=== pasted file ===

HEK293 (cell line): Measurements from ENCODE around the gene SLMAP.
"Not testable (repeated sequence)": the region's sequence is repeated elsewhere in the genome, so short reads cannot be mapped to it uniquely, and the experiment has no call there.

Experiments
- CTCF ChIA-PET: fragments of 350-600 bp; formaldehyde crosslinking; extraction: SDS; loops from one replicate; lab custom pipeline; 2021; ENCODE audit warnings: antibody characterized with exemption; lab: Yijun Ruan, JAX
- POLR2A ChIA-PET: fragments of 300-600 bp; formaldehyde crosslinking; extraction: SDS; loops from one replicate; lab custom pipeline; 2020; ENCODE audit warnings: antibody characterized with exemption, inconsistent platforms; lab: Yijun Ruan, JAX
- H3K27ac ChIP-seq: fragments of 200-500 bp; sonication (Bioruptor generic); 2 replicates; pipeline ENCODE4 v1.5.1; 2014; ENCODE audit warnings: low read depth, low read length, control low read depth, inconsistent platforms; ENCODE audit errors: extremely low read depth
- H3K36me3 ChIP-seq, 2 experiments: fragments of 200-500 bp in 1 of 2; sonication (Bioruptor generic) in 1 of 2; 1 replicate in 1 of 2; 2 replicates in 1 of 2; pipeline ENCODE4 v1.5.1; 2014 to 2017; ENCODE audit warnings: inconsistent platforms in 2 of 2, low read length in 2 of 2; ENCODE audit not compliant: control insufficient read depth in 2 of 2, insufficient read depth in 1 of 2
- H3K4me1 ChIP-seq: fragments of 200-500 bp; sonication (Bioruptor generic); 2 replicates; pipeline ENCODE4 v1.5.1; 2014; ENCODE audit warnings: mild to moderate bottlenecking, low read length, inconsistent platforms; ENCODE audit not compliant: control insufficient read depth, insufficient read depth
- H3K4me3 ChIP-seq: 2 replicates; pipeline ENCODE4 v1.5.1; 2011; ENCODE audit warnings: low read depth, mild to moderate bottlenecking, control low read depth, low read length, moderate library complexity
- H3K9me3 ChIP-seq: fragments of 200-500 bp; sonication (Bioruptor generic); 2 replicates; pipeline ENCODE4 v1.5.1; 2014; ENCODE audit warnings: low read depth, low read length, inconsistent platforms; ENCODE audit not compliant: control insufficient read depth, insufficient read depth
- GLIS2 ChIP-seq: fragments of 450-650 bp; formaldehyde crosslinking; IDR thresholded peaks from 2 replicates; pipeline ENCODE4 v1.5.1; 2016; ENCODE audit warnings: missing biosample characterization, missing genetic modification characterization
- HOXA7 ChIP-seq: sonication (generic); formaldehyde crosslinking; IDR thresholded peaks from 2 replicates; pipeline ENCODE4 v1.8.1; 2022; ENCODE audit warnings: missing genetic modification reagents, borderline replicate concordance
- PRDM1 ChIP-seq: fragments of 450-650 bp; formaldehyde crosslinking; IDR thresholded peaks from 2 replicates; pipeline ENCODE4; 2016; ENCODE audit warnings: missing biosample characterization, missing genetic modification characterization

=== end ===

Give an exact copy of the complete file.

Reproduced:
HEK293 (cell line): Measurements from ENCODE around the gene SLMAP.
"Not testable (repeated sequence)": the region's sequence is repeated elsewhere in the genome, so short reads cannot be mapped to it uniquely, and the experiment has no call there.

Experiments
- CTCF ChIA-PET: fragments of 350-600 bp; formaldehyde crosslinking; extraction: SDS; loops from one replicate; lab custom pipeline; 2021; ENCODE audit warnings: antibody characterized with exemption; lab: Yijun Ruan, JAX
- POLR2A ChIA-PET: fragments of 300-600 bp; formaldehyde crosslinking; extraction: SDS; loops from one replicate; lab custom pipeline; 2020; ENCODE audit warnings: antibody characterized with exemption, inconsistent platforms; lab: Yijun Ruan, JAX
- H3K27ac ChIP-seq: fragments of 200-500 bp; sonication (Bioruptor generic); 2 replicates; pipeline ENCODE4 v1.5.1; 2014; ENCODE audit warnings: low read depth, low read length, control low read depth, inconsistent platforms; ENCODE audit errors: extremely low read depth
- H3K36me3 ChIP-seq, 2 experiments: fragments of 200-500 bp in 1 of 2; sonication (Bioruptor generic) in 1 of 2; 1 replicate in 1 of 2; 2 replicates in 1 of 2; pipeline ENCODE4 v1.5.1; 2014 to 2017; ENCODE audit warnings: inconsistent platforms in 2 of 2, low read length in 2 of 2; ENCODE audit not compliant: control insufficient read depth in 2 of 2, insufficient read depth in 1 of 2
- H3K4me1 ChIP-seq: fragments of 200-500 bp; sonication (Bioruptor generic); 2 replicates; pipeline ENCODE4 v1.5.1; 2014; ENCODE audit warnings: mild to moderate bottlenecking, low read length, inconsistent platforms; ENCODE audit not compliant: control insufficient read depth, insufficient read depth
- H3K4me3 ChIP-seq: 2 replicates; pipeline ENCODE4 v1.5.1; 2011; ENCODE audit warnings: low read depth, mild to moderate bottlenecking, control low read depth, low read length, moderate library complexity
- H3K9me3 ChIP-seq: fragments of 200-500 bp; sonication (Bioruptor generic); 2 replicates; pipeline ENCODE4 v1.5.1; 2014; ENCODE audit warnings: low read depth, low read length, inconsistent platforms; ENCODE audit not compliant: control insufficient read depth, insufficient read depth
- GLIS2 ChIP-seq: fragments of 450-650 bp; formaldehyde crosslinking; IDR thresholded peaks from 2 replicates; pipeline ENCODE4 v1.5.1; 2016; ENCODE audit warnings: missing biosample characterization, missing genetic modification characterization
- HOXA7 ChIP-seq: sonication (generic); formaldehyde crosslinking; IDR thresholded peaks from 2 replicates; pipeline ENCODE4 v1.8.1; 2022; ENCODE audit warnings: missing genetic modification reagents, borderline replicate concordance
- PRDM1 ChIP-seq: fragments of 450-650 bp; formaldehyde crosslinking; IDR thresholded peaks from 2 replicates; pipeline ENCODE4; 2016; ENCODE audit warnings: missing biosample characterization, missing genetic modification characterization